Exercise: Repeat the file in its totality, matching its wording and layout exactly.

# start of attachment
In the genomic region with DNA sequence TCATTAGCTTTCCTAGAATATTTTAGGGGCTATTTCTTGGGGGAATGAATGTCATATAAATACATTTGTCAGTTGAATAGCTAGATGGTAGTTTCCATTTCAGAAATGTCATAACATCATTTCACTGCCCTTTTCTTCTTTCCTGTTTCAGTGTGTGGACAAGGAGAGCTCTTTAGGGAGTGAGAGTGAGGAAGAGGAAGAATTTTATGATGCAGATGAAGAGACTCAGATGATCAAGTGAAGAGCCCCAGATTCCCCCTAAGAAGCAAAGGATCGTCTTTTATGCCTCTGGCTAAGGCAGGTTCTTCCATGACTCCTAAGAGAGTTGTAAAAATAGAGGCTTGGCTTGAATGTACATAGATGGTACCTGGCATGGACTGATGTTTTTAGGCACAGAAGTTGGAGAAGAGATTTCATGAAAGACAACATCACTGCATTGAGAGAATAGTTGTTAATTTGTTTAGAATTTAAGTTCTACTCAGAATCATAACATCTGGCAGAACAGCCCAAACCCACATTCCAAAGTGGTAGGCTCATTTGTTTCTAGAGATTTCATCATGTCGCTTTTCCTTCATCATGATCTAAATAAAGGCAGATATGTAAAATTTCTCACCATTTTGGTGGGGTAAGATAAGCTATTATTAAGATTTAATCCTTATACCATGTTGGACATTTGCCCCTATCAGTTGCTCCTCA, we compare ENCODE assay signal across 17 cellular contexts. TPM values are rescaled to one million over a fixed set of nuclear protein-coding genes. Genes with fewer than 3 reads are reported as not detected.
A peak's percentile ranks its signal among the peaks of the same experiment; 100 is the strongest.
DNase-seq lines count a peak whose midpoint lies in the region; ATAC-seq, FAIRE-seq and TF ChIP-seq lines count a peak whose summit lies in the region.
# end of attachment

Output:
In the genomic region with DNA sequence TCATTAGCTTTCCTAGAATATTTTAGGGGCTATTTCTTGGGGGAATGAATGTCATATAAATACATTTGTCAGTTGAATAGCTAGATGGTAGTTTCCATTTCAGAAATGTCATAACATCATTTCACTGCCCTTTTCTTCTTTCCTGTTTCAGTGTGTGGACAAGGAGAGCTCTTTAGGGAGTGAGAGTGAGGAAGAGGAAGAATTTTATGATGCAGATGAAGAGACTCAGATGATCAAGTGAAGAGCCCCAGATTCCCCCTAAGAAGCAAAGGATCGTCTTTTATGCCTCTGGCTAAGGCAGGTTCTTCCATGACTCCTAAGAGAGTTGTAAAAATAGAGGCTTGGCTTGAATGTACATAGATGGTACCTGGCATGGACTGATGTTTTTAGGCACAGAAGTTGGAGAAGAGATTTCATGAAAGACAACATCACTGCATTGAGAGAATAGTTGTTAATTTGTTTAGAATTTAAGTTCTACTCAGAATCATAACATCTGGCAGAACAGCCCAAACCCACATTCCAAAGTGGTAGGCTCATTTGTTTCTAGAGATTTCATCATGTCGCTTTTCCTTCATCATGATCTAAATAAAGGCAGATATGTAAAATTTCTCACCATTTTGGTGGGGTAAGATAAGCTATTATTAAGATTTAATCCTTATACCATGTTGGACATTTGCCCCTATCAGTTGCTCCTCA, we compare ENCODE assay signal across 17 cellular contexts. TPM values are rescaled to one million over a fixed set of nuclear protein-coding genes. Genes with fewer than 3 reads are reported as not detected.
A peak's percentile ranks its signal among the peaks of the same experiment; 100 is the strongest.
DNase-seq lines count a peak whose midpoint lies in the region; ATAC-seq, FAIRE-seq and TF ChIP-seq lines count a peak whose summit lies in the region.